Lower than expected coal prices have caused many companies to shut down mines and lay off workers. With the introduction of driverless trucks, BHP is converting the stale industry into the next generation of mining.
“We are making some hard decisions and working to transform the culture of our industry and our business to ensure it is successful,” says Valle. “We have invested in systems to standardize many aspects of the way we manage our business all over the world.”
The use of autonomous trucks is still in its infancy for BHP. Other companies like Rio Tinto have made waves in the industry, taking the technology and spreading it like wildfire across operations. BHP, however, is taking its time to ensure the technology is perfected.
“While the business is currently only in the early days of investigating autonomy, it is part of our long term strategy to investigate mining technology options to drive safety, productivity and efficiency,” says Valle.
Beyond the driverless trucks at its coal mines, BHP is looking at other technologies to remove trucks from mines by using in-pit conveyers, crushers and other technology.
“Technology companies, small and large, need to look at how we can marry these skills together,” says Valle. “There is a need there and I believe the smarts to do it are available.”
The introduction of autonomous trucks has the potential to revolutionize the mining industry and BHP is on the forefront of doing so. The company knows machinery has the potential to play a vital role in minimizing downtime and boosting productivity, saving BHP valuable time and money.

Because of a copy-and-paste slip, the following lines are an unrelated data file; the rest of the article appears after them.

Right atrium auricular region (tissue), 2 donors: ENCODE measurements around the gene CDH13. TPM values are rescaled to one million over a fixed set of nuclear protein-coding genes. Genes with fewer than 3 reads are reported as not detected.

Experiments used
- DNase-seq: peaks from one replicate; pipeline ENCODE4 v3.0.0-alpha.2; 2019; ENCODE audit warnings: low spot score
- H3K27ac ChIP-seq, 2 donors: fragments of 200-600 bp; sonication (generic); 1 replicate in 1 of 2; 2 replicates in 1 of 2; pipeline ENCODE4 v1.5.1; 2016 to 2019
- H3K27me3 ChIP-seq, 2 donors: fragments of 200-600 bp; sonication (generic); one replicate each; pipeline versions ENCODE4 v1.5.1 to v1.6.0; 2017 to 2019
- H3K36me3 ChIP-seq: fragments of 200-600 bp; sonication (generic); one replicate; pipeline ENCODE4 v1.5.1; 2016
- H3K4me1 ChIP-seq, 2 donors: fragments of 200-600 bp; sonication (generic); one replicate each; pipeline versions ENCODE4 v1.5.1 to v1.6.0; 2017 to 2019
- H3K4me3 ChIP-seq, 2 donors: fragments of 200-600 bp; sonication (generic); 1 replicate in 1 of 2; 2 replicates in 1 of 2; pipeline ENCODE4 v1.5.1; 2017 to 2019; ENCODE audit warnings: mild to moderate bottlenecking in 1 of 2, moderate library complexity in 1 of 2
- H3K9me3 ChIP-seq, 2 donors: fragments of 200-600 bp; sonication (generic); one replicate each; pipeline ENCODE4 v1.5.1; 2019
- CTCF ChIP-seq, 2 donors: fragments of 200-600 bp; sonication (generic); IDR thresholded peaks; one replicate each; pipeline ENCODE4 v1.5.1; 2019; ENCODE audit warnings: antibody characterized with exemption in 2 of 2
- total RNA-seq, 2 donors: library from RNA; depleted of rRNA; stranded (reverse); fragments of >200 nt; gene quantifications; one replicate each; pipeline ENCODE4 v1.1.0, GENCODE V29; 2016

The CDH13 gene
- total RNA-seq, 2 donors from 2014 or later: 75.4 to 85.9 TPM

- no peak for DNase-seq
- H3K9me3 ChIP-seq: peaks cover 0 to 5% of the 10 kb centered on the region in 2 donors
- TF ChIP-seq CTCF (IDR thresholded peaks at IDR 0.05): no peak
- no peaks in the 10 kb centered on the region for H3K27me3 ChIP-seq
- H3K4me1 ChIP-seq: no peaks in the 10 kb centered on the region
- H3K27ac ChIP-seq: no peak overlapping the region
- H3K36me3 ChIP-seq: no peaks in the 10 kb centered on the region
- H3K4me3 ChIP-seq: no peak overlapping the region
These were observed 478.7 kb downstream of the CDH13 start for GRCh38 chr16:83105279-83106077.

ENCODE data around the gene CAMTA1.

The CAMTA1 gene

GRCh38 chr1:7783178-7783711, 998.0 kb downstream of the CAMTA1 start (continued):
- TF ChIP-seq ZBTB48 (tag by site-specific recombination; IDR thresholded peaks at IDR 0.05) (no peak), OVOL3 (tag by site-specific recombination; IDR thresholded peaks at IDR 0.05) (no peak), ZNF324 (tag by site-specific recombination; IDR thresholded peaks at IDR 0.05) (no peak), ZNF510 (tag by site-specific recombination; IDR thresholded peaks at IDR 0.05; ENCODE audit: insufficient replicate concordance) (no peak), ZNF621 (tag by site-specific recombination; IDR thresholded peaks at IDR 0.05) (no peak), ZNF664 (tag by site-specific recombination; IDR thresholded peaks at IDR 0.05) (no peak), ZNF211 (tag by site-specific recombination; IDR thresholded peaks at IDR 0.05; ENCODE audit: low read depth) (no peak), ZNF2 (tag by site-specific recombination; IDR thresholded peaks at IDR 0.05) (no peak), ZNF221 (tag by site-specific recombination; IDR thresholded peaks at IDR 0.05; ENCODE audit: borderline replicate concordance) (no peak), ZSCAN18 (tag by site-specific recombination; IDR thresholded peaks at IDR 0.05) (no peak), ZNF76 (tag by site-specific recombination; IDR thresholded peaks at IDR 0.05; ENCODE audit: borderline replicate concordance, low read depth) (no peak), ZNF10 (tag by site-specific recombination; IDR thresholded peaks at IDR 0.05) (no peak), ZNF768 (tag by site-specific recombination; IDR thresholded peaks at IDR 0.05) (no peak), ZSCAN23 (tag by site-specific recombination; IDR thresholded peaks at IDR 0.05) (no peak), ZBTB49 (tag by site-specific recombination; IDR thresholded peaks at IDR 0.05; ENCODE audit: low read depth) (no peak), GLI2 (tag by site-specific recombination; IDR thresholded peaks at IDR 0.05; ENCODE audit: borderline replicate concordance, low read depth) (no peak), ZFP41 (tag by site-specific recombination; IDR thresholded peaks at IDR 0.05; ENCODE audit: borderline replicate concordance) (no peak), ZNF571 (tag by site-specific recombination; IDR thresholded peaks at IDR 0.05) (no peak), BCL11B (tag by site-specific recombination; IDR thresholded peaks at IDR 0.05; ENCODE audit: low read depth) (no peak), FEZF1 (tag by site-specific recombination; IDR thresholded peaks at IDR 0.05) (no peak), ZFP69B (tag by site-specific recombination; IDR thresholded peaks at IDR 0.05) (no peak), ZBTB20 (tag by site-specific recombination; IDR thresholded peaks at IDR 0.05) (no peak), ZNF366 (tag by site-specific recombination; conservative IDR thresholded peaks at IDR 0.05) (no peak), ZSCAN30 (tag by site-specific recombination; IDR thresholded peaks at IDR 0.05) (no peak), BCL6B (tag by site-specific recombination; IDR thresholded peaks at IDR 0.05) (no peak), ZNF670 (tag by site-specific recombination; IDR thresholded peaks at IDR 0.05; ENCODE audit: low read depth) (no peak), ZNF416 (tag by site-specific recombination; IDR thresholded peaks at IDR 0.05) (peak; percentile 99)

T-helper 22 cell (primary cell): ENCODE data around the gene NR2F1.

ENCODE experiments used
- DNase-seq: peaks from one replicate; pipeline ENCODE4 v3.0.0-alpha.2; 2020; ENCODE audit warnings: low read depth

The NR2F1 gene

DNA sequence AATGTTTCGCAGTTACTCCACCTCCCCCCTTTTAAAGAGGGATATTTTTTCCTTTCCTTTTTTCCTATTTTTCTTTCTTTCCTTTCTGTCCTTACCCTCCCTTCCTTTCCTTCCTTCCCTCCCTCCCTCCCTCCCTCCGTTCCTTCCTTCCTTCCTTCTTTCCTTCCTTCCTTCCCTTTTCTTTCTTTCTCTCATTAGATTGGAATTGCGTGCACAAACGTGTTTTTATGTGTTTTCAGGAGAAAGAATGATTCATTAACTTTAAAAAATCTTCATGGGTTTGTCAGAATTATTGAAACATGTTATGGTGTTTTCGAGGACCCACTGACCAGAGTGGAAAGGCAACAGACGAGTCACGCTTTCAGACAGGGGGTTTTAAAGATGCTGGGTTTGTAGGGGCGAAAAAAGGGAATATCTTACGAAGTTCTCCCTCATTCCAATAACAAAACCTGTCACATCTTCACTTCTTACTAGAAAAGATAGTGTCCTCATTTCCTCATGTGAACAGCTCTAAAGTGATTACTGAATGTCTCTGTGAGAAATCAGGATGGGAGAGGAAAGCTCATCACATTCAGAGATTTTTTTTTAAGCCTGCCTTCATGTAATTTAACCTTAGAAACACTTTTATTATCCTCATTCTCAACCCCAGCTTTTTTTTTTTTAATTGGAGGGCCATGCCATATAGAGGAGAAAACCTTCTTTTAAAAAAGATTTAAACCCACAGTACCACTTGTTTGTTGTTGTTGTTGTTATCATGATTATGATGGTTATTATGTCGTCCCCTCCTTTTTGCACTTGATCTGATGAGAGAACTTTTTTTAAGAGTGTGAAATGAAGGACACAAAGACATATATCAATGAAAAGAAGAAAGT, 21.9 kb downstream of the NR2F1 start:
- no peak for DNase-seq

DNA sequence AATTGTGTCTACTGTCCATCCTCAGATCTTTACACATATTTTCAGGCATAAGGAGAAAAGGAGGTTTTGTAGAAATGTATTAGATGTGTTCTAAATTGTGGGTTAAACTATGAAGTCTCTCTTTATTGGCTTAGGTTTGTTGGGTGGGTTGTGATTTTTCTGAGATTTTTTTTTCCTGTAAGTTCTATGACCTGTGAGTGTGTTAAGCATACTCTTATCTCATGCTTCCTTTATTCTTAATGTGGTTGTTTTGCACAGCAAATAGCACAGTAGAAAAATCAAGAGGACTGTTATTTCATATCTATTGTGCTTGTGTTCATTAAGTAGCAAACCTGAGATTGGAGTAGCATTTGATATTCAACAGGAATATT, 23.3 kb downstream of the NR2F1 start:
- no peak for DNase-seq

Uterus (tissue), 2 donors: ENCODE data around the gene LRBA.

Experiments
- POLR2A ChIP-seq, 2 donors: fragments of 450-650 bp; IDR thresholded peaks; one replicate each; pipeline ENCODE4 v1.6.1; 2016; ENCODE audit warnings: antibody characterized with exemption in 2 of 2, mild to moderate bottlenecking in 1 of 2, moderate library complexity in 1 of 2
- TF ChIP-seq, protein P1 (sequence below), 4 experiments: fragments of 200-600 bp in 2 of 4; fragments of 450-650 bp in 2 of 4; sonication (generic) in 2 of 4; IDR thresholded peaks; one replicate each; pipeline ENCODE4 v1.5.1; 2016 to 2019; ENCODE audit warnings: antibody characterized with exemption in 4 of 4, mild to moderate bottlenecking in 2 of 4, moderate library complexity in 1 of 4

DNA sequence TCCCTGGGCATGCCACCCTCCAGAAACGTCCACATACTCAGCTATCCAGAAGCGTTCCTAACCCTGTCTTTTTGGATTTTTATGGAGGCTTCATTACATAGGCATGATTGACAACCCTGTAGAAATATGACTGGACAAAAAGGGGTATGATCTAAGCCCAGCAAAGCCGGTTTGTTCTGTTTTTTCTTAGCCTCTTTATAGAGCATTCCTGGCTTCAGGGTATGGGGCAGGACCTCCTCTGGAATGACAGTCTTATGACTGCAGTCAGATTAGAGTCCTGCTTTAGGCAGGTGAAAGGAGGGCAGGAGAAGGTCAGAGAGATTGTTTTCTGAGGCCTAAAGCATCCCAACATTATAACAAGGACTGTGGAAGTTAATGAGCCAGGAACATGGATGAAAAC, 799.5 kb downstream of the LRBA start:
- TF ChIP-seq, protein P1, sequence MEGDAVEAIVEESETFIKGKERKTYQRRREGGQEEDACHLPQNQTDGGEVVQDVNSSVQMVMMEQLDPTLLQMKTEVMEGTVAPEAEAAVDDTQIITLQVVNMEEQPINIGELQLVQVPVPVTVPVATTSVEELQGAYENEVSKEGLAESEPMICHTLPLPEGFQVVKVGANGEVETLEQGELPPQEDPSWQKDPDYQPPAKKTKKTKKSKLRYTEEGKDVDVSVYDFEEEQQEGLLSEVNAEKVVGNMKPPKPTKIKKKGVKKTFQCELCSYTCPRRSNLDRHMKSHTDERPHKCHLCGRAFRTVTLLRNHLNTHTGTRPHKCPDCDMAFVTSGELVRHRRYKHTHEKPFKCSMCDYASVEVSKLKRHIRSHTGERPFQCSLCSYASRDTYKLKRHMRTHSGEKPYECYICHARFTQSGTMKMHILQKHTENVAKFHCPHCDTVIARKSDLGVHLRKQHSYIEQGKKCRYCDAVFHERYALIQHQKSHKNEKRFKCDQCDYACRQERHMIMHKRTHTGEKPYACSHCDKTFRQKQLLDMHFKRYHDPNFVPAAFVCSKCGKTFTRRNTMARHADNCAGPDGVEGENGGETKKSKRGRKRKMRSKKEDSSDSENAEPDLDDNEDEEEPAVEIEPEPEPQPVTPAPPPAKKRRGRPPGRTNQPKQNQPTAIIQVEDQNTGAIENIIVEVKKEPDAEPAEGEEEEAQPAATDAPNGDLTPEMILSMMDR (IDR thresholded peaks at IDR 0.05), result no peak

Vale invests $150mn to extend life of Manitoba operations
Vale has announced a $150mn CAD investment to extend current mining activities in Thompson, Manitoba by 10 years while aggressive exploration drilling of known orebodies holds the promise of mining well past 2040.
Global energy transition is boosting the market for nickel
The Thompson Mine Expansion is a two-phase project. The announcement represents Phase 1 and includes critical infrastructure such as new ventilation raises and fans, increased backfill capacity and additional power distribution. The changes are forecast to improve current production by 30%.
“This is the largest single investment we have made in our Thompson operations in the past two decades,” said Mark Travers, Executive Vice-President for Base Metals with Vale. “It is significant news for our employees, for the Thompson community and for the Province of Manitoba.
“The global movement to electric vehicles, renewable energies and carbon reduction has shone a welcome spotlight on nickel – positioning the metal we mine as a key contributor to a greener future and boosting world demand. We are proud that Thompson can be part of that future and part of the low carbon solution.”
Vale continues drilling program at Manitoba
Coupled with today’s announcement, Vale is continuing an extensive drilling program to further define known orebodies and search for new mineralization.
“This $150mn investment is just one part of our ambitious Thompson turnaround story. It is an indicator of our confidence in a long future for the Thompson operations,” added Dino Otranto, Chief Operating Officer for Vale’s North Atlantic Base Metals operations.
“Active collaboration between our design team, technical services, USW Local 6166, and our entire Thompson workforce has delivered a safe, efficient and fit-for-purpose plan that will enable us to extract the Thompson nickel resources for many years to come.”
The Thompson orebody was first discovered in 1956 by Vale (then known as Inco) following the adoption of new exploration technology and the largest exploration program to-date in the company’s history. Mining of the Thompson orebody began in 1961.
“We see the lighting of a path forward to a sustainable and prosperous future for Vale Base Metals in Manitoba,” said Gary Annett, General Manager of Vale’s Manitoba Operations.